Manhattan’s smallest apartments are fueling big gains in rents.
The median rent in the borough jumped 8.9 percent last month to $3,375, according to a report Thursday by appraiser Miller Samuel Inc. and brokerage Douglas Elliman Real Estate. Costs for studio apartments climbed 10 percent to a median $2,351, while rents for one-bedrooms rose 9.4 percent to $3,400, both the highest in more than seven years of record-keeping.
New York’s smaller apartments are luring new tenants entering an improving job market in the city, as well as those who can’t afford bigger homes. Would-be buyers who have been shut out of owning because of high prices and tight credit are also lingering as renters.
“The studio and one-bedroom market is the more common jumping-off point for first-time buyers,” said Jonathan Miller, president of Miller Samuel and a Bloomberg View contributor. Rents are rising “because of the logjam that has been created by people who have either been priced out of the purchase market or don’t qualify for a mortgage.”
Manhattan apartment prices jumped to the highest since their 2008 peak in the fourth quarter as buyers competed for a limited supply of homes. Demand was greatest for one-bedroom apartments, which accounted for 38 percent of all sales last quarter, Miller said.
A strengthening job market is also fueling housing demand. New York City’s private sector added 112,300 jobs in the 12 months through January, and the unemployment rate fell to 7.1 percent that month from 8.3 percent a year earlier, the New York State Labor Department said Tuesday.
While employment is improving, incomes aren’t rising as fast as Manhattan rents, leading tenants to seek affordability by finding smaller spaces, Gary Malin, president of brokerage Citi Habitats, said in an interview.
“Smaller apartments are drawing more attention because there’s more of an appetite for those price points if there’s only a certain amount of money you can afford to spend,” Malin said.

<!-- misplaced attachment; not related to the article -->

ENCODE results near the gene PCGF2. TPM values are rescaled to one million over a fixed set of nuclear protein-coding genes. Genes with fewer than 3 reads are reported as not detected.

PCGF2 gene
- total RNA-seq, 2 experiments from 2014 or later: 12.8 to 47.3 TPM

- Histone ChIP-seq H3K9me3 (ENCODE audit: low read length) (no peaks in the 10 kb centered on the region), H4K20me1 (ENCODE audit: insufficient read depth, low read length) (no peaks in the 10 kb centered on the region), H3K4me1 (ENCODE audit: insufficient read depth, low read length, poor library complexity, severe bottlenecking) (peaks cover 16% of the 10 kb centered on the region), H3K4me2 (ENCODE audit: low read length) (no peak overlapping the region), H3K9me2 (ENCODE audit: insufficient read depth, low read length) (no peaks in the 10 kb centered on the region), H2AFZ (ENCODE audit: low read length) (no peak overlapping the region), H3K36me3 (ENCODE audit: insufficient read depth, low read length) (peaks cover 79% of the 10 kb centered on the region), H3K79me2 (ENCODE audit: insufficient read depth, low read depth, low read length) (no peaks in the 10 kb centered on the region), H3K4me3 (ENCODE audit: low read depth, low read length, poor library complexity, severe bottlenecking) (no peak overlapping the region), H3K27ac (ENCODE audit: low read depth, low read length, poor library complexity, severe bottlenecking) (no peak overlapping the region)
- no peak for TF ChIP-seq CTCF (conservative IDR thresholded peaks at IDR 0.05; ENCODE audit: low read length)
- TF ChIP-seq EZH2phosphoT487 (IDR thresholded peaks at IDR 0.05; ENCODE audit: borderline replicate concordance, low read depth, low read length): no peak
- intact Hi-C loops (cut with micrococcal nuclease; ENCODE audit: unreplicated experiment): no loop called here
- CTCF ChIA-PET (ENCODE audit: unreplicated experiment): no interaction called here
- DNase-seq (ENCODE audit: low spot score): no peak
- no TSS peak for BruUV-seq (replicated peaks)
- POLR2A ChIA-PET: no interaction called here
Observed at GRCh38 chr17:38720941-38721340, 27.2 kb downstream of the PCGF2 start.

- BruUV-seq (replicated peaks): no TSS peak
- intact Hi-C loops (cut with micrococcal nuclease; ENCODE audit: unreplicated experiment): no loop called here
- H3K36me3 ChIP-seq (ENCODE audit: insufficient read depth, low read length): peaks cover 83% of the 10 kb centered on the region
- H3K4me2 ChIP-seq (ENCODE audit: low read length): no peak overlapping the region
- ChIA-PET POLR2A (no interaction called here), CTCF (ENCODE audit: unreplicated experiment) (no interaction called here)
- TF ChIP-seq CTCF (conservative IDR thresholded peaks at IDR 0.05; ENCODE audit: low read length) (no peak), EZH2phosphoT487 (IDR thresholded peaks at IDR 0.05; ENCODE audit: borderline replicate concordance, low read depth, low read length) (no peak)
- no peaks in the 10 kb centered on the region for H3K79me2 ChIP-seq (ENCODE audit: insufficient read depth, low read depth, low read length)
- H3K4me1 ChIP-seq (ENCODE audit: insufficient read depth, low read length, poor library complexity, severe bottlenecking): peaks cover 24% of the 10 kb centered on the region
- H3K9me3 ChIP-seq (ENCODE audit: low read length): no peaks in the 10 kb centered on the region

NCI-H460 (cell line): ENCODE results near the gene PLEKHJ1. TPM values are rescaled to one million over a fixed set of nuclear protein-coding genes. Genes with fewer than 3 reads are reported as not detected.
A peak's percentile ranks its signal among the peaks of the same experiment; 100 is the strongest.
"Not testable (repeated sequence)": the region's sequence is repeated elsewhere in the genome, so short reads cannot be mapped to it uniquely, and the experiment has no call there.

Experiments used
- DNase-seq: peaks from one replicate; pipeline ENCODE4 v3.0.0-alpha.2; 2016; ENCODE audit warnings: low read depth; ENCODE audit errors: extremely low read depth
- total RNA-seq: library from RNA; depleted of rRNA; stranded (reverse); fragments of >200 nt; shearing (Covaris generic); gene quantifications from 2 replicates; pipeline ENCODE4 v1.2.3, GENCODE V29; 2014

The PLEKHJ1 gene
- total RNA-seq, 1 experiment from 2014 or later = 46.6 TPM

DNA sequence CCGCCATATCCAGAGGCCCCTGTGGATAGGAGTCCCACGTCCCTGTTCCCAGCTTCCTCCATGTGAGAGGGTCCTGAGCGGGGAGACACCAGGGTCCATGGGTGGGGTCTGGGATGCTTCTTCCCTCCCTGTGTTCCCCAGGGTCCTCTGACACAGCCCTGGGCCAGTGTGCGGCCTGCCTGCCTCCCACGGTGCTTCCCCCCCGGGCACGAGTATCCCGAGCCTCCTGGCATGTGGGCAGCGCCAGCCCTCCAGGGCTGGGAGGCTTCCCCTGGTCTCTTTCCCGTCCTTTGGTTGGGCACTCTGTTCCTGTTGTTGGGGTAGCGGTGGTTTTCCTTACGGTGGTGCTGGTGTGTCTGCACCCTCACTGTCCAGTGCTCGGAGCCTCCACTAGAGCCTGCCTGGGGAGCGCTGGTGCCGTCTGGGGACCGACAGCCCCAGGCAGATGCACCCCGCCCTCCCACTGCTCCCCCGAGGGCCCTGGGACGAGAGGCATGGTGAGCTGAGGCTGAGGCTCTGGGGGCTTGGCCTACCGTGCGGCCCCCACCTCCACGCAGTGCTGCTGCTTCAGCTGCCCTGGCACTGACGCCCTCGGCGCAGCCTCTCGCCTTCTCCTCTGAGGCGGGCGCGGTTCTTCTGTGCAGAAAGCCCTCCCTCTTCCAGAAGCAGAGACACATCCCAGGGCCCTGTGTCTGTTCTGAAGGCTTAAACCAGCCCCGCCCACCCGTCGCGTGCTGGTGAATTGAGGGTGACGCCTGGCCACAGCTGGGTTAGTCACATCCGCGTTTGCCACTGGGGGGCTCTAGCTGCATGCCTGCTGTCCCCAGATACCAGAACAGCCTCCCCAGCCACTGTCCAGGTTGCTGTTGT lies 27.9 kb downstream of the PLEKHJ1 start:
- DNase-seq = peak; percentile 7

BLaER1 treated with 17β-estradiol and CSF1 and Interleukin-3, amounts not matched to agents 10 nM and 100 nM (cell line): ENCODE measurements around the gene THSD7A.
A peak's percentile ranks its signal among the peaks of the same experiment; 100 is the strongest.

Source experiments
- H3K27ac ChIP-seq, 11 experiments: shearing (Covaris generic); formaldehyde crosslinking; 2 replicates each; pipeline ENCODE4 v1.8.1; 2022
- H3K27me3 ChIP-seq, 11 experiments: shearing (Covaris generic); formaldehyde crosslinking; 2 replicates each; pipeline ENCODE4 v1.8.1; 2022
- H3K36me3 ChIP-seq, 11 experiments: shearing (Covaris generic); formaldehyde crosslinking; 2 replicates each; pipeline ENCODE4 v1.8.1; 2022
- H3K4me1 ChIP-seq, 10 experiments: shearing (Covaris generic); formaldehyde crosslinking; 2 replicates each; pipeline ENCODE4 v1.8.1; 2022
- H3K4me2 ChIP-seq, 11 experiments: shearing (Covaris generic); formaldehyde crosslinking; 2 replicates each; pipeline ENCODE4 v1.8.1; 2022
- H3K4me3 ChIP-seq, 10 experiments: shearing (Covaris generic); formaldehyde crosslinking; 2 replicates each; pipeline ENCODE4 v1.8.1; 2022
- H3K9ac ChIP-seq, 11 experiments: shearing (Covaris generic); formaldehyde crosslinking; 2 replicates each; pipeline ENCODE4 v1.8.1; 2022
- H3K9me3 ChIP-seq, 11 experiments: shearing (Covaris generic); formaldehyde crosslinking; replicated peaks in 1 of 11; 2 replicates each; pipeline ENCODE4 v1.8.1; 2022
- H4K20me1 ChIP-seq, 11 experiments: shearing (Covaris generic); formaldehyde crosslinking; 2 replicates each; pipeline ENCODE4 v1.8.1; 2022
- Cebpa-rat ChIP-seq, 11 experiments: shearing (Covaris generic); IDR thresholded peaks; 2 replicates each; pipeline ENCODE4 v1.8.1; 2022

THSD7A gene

Citi Habitats, which also released a report today on the Manhattan rental market, said the average rent for a studio increased 5 percent in February from a year earlier to $2,150. Rents for one-bedroom units climbed 3 percent to $2,893.
Rents declined at the higher end of the market. Two-bedroom units fell 2 percent to $3,957, and three-bedrooms dropped 1 percent to $5,133, Citi Habitats said.
In the West Village, among Manhattan’s most expensive neighborhoods, average rents for three-bedroom apartments fell 2.4 percent last month to $5,895, while two-bedroom rents declined 5.2 percent to an average of $4,600, according to Citi Habitats data.
At Manhattan rental buildings owned by Related Cos., such as Abington House and MiMA Tower, studios and one-bedrooms have been renting at a faster pace than two- or three-bedroom units as the job market has improved, said Daria Salusbury, a senior vice president at Related who oversees luxury rental leasing.
“When people are entering Manhattan and entering the job market, they’re not going to be renting a two-bedroom apartment,” Salusbury said.
In Brooklyn, where overall rents in February fell for the first time in five months, prices gained for studios and one-bedroom units, Miller Samuel and Douglas Elliman said. The median rental price of studios increased 0.9 percent to $2,281 while one-bedroom units jumped 8 percent to $2,863.
The Brooklyn report includes the neighborhoods in the north, northwest and eastern parts of the borough.
In northwest Queens, where newly built luxury apartment towers are adding thousands of units to the market, median rents were unchanged in February from a year ago, at $2,600.
The biggest rent gains in the Queens neighborhoods of Long Island City, Astoria, Sunnyside and Woodside were for apartments with three or more bedrooms, Miller Samuel and Douglas Elliman said. Rents for those larger apartments climbed 62 percent in February to a median $5,356.